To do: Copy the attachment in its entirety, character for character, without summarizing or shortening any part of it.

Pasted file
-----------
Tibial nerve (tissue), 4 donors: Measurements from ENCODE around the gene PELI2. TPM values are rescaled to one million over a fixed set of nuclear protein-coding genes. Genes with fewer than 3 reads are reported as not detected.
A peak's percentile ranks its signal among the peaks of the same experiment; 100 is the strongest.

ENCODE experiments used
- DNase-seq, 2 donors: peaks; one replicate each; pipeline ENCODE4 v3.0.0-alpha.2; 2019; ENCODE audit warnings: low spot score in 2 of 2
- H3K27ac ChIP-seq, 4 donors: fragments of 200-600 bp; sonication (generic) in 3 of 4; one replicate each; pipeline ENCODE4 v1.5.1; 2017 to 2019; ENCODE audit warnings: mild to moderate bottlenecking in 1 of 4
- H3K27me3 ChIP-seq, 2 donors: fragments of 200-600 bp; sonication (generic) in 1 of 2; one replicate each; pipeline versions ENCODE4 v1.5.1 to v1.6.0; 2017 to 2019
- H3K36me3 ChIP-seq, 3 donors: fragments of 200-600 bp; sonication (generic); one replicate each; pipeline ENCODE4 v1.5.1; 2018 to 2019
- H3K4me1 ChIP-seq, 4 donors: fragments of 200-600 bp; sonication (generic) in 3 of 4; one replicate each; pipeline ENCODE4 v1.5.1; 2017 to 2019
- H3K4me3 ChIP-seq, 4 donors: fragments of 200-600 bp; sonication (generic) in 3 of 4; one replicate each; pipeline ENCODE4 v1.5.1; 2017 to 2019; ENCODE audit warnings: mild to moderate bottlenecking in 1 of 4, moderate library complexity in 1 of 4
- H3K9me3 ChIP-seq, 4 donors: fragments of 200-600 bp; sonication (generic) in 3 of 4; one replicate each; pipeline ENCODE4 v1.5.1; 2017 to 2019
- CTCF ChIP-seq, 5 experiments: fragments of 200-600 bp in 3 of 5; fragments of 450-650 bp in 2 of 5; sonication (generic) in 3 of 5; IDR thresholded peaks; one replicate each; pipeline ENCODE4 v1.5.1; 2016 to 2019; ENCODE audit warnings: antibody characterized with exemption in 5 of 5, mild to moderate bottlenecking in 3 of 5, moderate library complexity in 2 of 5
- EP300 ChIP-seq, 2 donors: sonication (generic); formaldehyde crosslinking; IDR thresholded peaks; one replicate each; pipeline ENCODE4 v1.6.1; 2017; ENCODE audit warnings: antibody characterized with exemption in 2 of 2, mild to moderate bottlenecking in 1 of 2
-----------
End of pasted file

Tibial nerve (tissue), 4 donors: Measurements from ENCODE around the gene PELI2. TPM values are rescaled to one million over a fixed set of nuclear protein-coding genes. Genes with fewer than 3 reads are reported as not detected.
A peak's percentile ranks its signal among the peaks of the same experiment; 100 is the strongest.

ENCODE experiments used
- DNase-seq, 2 donors: peaks; one replicate each; pipeline ENCODE4 v3.0.0-alpha.2; 2019; ENCODE audit warnings: low spot score in 2 of 2
- H3K27ac ChIP-seq, 4 donors: fragments of 200-600 bp; sonication (generic) in 3 of 4; one replicate each; pipeline ENCODE4 v1.5.1; 2017 to 2019; ENCODE audit warnings: mild to moderate bottlenecking in 1 of 4
- H3K27me3 ChIP-seq, 2 donors: fragments of 200-600 bp; sonication (generic) in 1 of 2; one replicate each; pipeline versions ENCODE4 v1.5.1 to v1.6.0; 2017 to 2019
- H3K36me3 ChIP-seq, 3 donors: fragments of 200-600 bp; sonication (generic); one replicate each; pipeline ENCODE4 v1.5.1; 2018 to 2019
- H3K4me1 ChIP-seq, 4 donors: fragments of 200-600 bp; sonication (generic) in 3 of 4; one replicate each; pipeline ENCODE4 v1.5.1; 2017 to 2019
- H3K4me3 ChIP-seq, 4 donors: fragments of 200-600 bp; sonication (generic) in 3 of 4; one replicate each; pipeline ENCODE4 v1.5.1; 2017 to 2019; ENCODE audit warnings: mild to moderate bottlenecking in 1 of 4, moderate library complexity in 1 of 4
- H3K9me3 ChIP-seq, 4 donors: fragments of 200-600 bp; sonication (generic) in 3 of 4; one replicate each; pipeline ENCODE4 v1.5.1; 2017 to 2019
- CTCF ChIP-seq, 5 experiments: fragments of 200-600 bp in 3 of 5; fragments of 450-650 bp in 2 of 5; sonication (generic) in 3 of 5; IDR thresholded peaks; one replicate each; pipeline ENCODE4 v1.5.1; 2016 to 2019; ENCODE audit warnings: antibody characterized with exemption in 5 of 5, mild to moderate bottlenecking in 3 of 5, moderate library complexity in 2 of 5
- EP300 ChIP-seq, 2 donors: sonication (generic); formaldehyde crosslinking; IDR thresholded peaks; one replicate each; pipeline ENCODE4 v1.6.1; 2017; ENCODE audit warnings: antibody characterized with exemption in 2 of 2, mild to moderate bottlenecking in 1 of 2